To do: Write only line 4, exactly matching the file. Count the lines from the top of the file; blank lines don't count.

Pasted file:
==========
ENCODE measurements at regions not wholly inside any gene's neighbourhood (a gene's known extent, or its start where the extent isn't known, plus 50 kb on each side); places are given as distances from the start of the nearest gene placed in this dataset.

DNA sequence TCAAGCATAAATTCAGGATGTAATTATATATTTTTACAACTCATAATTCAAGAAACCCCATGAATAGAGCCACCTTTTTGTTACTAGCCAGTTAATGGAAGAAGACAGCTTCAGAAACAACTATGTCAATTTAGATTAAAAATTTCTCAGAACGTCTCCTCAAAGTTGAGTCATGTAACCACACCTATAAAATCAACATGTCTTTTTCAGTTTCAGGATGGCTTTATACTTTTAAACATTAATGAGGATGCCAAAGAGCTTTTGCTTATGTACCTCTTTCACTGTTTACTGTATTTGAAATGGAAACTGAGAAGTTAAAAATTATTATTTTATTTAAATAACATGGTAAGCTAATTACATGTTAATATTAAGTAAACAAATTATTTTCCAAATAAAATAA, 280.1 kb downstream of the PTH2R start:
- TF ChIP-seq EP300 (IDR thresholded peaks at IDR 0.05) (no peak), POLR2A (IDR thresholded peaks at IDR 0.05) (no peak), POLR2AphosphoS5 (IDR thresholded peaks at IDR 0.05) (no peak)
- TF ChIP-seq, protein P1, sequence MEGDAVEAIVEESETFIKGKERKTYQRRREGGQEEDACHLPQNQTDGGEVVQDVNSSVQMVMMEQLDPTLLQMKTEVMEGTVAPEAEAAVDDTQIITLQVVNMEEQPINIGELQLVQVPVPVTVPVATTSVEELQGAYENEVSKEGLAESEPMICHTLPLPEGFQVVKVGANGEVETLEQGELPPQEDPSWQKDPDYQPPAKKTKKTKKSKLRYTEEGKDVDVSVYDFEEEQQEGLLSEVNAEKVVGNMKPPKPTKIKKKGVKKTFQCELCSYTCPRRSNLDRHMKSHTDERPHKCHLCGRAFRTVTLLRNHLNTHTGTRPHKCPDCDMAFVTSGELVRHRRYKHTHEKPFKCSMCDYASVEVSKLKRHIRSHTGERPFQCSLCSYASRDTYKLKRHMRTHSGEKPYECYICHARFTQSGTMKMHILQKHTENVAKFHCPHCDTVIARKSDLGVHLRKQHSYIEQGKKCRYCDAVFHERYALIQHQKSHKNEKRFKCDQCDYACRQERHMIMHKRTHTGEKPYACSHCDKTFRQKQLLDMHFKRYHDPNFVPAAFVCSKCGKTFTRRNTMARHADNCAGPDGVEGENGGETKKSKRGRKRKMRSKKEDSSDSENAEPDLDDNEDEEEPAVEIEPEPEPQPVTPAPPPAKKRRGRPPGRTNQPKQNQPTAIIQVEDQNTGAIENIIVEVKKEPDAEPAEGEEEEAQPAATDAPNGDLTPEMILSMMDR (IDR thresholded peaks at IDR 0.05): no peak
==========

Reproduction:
- TF ChIP-seq, protein P1, sequence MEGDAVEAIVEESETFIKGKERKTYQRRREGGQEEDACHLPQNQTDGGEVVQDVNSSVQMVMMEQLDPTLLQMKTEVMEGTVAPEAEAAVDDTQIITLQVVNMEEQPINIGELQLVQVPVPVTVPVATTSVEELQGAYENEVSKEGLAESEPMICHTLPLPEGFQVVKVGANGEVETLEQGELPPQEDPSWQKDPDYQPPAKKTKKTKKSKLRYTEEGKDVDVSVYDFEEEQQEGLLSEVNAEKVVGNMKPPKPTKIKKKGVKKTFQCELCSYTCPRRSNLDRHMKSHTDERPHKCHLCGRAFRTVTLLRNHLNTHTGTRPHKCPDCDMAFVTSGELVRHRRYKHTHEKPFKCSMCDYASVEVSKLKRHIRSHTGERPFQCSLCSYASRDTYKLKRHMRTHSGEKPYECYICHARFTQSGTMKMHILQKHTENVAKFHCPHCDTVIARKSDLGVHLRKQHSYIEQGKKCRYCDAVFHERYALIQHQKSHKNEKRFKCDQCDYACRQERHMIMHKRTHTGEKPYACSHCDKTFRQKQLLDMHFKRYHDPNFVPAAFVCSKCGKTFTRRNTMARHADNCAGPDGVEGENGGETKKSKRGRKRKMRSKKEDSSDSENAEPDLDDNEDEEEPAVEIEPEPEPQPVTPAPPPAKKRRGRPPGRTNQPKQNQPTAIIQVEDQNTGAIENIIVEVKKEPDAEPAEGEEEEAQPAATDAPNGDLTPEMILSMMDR (IDR thresholded peaks at IDR 0.05): no peak